The giant BT pension fund took an £11bn hit as its investments were shaken by market turmoil triggered by the government’s “mini” Budget.
The former monopoly’s defined benefit pension scheme, one of the largest in the country, revealed on Tuesday that “significant market volatility in the second half of September” caused the scheme’s assets to fall by around £11bn between September 23 and 28.
At the end of June, BTPS’s net assets stood at £47bn, suggesting they fell by more than a fifth to £36bn. BT Group did not have to provide any cash to cover the fall in value of the scheme’s assets.
“Whilst the value of the scheme’s assets has fallen over this period, there has been no worsening in our estimated funding position,” said BTPS’s chief executive Morten Nilsson, in a statement accompanying the annual report on Tuesday.
BT was one of thousands of pension schemes across the UK that used liability-driven investment (LDI) strategies to protect the plan’s finances against adverse movements in interest rates and inflation.
The government’s announcement of £45bn in unfunded tax cuts made investors recoil from the UK’s sovereign debt, causing gilt yields to soar. The BoE then swooped in on September 28 by announcing it would buy up to £65bn of gilts to stem the sell-off.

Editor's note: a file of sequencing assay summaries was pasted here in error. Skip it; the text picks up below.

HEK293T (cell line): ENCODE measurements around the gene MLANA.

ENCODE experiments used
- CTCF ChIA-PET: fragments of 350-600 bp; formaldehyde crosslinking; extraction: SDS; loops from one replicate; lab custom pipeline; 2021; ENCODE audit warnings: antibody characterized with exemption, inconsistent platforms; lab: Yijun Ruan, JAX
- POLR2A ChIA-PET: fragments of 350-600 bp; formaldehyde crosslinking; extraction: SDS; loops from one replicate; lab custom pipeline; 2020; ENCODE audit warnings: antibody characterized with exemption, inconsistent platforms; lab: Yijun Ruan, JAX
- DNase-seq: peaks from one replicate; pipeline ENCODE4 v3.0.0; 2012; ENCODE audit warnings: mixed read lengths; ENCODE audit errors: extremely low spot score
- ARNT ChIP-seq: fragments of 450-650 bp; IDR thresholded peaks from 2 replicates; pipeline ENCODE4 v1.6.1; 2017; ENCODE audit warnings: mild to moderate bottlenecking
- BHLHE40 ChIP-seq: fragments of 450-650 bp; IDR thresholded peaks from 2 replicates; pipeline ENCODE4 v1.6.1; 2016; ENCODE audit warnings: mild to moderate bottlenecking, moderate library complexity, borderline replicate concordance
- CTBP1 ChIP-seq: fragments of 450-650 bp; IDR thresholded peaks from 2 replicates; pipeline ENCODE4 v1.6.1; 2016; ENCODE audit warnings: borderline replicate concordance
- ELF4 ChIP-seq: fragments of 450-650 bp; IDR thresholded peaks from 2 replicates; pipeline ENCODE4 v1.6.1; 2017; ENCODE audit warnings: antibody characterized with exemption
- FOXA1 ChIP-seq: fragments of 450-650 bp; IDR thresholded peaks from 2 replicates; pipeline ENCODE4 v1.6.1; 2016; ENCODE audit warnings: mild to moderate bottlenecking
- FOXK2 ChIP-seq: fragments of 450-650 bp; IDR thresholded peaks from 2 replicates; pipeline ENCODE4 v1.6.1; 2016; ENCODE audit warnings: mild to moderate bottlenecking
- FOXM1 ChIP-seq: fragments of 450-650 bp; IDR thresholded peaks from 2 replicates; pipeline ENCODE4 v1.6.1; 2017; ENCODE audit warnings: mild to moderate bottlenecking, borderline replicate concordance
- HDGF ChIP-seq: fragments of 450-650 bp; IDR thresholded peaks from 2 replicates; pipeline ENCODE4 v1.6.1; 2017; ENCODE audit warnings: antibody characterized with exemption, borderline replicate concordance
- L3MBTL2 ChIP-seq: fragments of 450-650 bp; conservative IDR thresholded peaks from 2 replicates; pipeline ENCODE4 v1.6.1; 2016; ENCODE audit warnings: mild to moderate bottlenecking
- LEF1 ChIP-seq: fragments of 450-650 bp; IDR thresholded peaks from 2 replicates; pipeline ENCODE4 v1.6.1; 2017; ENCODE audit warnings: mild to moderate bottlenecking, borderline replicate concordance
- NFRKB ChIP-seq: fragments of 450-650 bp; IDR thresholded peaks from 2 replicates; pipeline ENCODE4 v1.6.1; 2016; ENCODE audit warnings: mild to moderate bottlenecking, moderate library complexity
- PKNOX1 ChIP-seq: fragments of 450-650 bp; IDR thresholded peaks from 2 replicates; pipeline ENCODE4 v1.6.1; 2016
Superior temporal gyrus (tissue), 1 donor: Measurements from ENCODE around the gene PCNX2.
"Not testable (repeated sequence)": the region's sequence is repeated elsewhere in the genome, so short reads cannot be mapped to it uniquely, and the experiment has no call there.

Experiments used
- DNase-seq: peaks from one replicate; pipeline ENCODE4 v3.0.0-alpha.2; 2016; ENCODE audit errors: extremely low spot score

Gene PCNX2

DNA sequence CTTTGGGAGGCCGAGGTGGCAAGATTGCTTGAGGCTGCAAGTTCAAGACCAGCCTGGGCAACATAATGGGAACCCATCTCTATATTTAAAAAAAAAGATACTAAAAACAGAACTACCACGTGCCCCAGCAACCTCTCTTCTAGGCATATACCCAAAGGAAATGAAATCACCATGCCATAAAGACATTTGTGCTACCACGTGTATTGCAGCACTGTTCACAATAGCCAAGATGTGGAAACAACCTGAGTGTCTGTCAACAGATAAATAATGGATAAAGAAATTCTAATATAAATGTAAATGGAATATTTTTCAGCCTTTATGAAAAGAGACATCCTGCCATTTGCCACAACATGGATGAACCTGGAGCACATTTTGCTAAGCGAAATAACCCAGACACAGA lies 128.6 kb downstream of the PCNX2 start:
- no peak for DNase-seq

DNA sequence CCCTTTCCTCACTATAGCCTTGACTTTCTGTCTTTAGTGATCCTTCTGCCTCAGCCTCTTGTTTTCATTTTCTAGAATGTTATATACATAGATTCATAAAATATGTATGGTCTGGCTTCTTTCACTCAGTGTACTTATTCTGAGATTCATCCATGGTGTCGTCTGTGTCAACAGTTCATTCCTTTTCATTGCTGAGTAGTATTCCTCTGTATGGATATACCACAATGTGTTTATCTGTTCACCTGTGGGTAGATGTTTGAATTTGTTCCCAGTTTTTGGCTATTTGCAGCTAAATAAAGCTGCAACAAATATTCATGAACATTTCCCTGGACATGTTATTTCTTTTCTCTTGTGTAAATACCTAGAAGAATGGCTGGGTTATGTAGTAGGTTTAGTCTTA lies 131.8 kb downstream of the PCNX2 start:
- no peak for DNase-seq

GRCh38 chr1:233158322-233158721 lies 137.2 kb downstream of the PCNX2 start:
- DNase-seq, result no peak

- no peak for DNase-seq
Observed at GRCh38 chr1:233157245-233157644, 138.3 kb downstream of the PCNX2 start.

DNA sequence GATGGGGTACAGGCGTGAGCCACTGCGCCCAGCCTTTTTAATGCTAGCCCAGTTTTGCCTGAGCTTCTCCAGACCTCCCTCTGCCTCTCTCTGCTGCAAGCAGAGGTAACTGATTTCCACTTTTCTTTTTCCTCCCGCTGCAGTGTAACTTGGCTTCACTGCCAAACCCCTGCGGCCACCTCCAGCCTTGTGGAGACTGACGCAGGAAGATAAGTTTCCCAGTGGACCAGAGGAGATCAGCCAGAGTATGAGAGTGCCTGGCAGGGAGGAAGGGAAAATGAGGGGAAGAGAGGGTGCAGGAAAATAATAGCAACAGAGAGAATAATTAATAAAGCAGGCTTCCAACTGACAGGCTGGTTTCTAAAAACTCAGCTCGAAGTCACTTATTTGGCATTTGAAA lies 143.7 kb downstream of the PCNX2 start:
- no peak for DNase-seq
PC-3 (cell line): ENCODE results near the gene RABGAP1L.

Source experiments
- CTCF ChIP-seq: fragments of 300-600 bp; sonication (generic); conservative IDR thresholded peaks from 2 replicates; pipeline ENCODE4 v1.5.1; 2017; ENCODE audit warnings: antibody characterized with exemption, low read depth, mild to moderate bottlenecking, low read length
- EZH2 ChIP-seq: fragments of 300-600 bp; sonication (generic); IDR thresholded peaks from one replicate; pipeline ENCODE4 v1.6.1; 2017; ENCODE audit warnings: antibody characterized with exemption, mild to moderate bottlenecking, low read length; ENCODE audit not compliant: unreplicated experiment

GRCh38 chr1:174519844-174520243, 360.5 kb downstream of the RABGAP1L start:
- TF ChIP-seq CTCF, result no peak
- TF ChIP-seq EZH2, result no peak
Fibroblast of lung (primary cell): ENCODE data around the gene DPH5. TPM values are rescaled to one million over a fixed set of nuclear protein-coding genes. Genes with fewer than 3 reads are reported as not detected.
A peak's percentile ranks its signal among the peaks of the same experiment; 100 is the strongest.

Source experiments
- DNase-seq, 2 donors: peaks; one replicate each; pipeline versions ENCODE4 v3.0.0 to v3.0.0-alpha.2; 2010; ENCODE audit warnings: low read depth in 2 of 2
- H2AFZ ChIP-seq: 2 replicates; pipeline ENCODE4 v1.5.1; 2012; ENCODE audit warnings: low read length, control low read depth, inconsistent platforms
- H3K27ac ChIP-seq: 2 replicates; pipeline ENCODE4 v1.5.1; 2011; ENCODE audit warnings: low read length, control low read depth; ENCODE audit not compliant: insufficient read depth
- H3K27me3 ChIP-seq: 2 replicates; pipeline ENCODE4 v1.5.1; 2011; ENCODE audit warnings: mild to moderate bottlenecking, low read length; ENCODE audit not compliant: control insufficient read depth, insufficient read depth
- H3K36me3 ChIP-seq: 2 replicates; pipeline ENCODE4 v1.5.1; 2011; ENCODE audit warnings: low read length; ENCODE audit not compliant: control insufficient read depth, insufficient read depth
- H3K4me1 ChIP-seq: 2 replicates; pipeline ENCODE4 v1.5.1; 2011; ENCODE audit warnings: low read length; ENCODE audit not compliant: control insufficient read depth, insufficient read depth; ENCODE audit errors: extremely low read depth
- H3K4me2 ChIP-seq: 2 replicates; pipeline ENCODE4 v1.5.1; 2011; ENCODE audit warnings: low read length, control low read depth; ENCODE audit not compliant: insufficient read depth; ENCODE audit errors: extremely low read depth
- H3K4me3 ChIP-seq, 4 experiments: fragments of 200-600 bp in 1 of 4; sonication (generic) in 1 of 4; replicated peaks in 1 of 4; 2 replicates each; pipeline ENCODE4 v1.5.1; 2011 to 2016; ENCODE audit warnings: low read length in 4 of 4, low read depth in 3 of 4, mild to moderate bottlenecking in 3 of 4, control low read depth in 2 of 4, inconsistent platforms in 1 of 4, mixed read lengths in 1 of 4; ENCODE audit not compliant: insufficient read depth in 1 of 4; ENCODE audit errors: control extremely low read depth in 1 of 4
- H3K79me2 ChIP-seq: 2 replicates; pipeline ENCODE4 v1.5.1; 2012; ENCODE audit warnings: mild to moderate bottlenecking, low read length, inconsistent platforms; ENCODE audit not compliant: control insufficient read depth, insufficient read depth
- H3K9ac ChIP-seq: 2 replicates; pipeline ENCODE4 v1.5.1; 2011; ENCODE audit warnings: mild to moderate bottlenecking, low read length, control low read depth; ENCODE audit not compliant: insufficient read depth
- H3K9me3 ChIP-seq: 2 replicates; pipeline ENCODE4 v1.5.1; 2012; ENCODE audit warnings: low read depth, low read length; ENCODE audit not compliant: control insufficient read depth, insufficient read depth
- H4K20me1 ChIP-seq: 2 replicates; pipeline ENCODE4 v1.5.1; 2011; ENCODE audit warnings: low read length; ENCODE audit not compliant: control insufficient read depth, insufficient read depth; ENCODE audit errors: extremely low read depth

Rising gilt yields lead to falls in scheme liabilities. However, schemes that hedged against interest rate risk using gilts or derivatives will also have seen their gilt asset values fall, under this approach.
The drop in assets followed a year in which the scheme’s assets had already fallen by £10.4bn, which BTPS attributed to “the performance of our liability hedging investments”, corresponding to an earlier rise in gilt yields.
Following the year-end, there was another significant fall in the value of the scheme’s assets, during a period of significant market volatility in the second half of September, BTPS said.
“Prior to the Bank of England’s gilt market intervention, there was an estimated £11bn fall in the value of the scheme’s assets,” said BTPS. “Our hedges have continued to perform as expected, and up to the date of signing there has been no worsening in our estimated funding position.”
Nilsson said the scheme’s use of interest rate and inflation swaps — financial instruments used to protect against sharp changes in interest rates — had maintained stability in the scheme’s financial position.
The scheme’s hedges contributed to a significant reduction in the scheme’s funding deficit, which has fallen from £8bn in 2020 to £4.4bn this year.
“Today’s statement provides comfort that hedging strategies are functioning as intended and that the scheme remains comfortable with its funding strategy,” wrote analysts at Jefferies.
BTPS operates its LDI scheme in-house, which it said helped it react quickly to market volatility.